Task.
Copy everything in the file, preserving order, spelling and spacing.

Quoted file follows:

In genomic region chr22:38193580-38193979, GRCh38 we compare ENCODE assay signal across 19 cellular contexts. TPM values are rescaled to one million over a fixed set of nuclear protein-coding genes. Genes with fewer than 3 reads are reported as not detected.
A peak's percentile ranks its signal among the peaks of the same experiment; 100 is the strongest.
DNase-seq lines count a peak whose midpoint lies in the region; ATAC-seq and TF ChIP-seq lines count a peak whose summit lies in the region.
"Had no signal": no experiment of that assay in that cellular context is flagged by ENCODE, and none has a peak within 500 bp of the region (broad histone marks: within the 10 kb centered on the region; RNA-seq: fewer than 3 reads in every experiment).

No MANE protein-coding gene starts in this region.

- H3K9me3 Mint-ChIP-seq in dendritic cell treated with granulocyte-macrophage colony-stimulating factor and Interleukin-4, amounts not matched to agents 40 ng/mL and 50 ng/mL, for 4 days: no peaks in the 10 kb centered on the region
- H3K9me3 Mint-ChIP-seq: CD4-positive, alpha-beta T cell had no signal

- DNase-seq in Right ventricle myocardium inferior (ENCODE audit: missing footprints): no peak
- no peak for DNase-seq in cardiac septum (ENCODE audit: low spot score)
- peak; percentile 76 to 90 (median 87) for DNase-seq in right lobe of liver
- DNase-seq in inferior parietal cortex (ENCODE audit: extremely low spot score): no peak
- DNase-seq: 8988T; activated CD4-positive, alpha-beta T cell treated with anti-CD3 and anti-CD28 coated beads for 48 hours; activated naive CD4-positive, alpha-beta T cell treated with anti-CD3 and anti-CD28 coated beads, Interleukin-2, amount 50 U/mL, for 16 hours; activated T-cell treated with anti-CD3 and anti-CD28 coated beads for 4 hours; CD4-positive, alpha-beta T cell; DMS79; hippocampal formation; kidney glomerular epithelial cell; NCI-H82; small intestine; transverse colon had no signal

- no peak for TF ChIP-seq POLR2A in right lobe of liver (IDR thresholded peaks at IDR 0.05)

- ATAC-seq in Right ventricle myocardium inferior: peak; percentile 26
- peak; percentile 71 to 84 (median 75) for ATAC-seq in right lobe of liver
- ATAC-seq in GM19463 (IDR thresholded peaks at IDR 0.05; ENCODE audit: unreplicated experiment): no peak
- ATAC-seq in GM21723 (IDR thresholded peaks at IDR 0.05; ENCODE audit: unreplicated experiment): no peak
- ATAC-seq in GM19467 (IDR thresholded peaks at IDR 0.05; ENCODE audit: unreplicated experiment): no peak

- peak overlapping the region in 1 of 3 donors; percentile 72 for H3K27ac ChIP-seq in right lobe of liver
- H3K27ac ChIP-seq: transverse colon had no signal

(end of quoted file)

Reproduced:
In genomic region chr22:38193580-38193979, GRCh38 we compare ENCODE assay signal across 19 cellular contexts. TPM values are rescaled to one million over a fixed set of nuclear protein-coding genes. Genes with fewer than 3 reads are reported as not detected.
A peak's percentile ranks its signal among the peaks of the same experiment; 100 is the strongest.
DNase-seq lines count a peak whose midpoint lies in the region; ATAC-seq and TF ChIP-seq lines count a peak whose summit lies in the region.
"Had no signal": no experiment of that assay in that cellular context is flagged by ENCODE, and none has a peak within 500 bp of the region (broad histone marks: within the 10 kb centered on the region; RNA-seq: fewer than 3 reads in every experiment).

No MANE protein-coding gene starts in this region.

- H3K9me3 Mint-ChIP-seq in dendritic cell treated with granulocyte-macrophage colony-stimulating factor and Interleukin-4, amounts not matched to agents 40 ng/mL and 50 ng/mL, for 4 days: no peaks in the 10 kb centered on the region
- H3K9me3 Mint-ChIP-seq: CD4-positive, alpha-beta T cell had no signal

- DNase-seq in Right ventricle myocardium inferior (ENCODE audit: missing footprints): no peak
- no peak for DNase-seq in cardiac septum (ENCODE audit: low spot score)
- peak; percentile 76 to 90 (median 87) for DNase-seq in right lobe of liver
- DNase-seq in inferior parietal cortex (ENCODE audit: extremely low spot score): no peak
- DNase-seq: 8988T; activated CD4-positive, alpha-beta T cell treated with anti-CD3 and anti-CD28 coated beads for 48 hours; activated naive CD4-positive, alpha-beta T cell treated with anti-CD3 and anti-CD28 coated beads, Interleukin-2, amount 50 U/mL, for 16 hours; activated T-cell treated with anti-CD3 and anti-CD28 coated beads for 4 hours; CD4-positive, alpha-beta T cell; DMS79; hippocampal formation; kidney glomerular epithelial cell; NCI-H82; small intestine; transverse colon had no signal

- no peak for TF ChIP-seq POLR2A in right lobe of liver (IDR thresholded peaks at IDR 0.05)

- ATAC-seq in Right ventricle myocardium inferior: peak; percentile 26
- peak; percentile 71 to 84 (median 75) for ATAC-seq in right lobe of liver
- ATAC-seq in GM19463 (IDR thresholded peaks at IDR 0.05; ENCODE audit: unreplicated experiment): no peak
- ATAC-seq in GM21723 (IDR thresholded peaks at IDR 0.05; ENCODE audit: unreplicated experiment): no peak
- ATAC-seq in GM19467 (IDR thresholded peaks at IDR 0.05; ENCODE audit: unreplicated experiment): no peak

- peak overlapping the region in 1 of 3 donors; percentile 72 for H3K27ac ChIP-seq in right lobe of liver
- H3K27ac ChIP-seq: transverse colon had no signal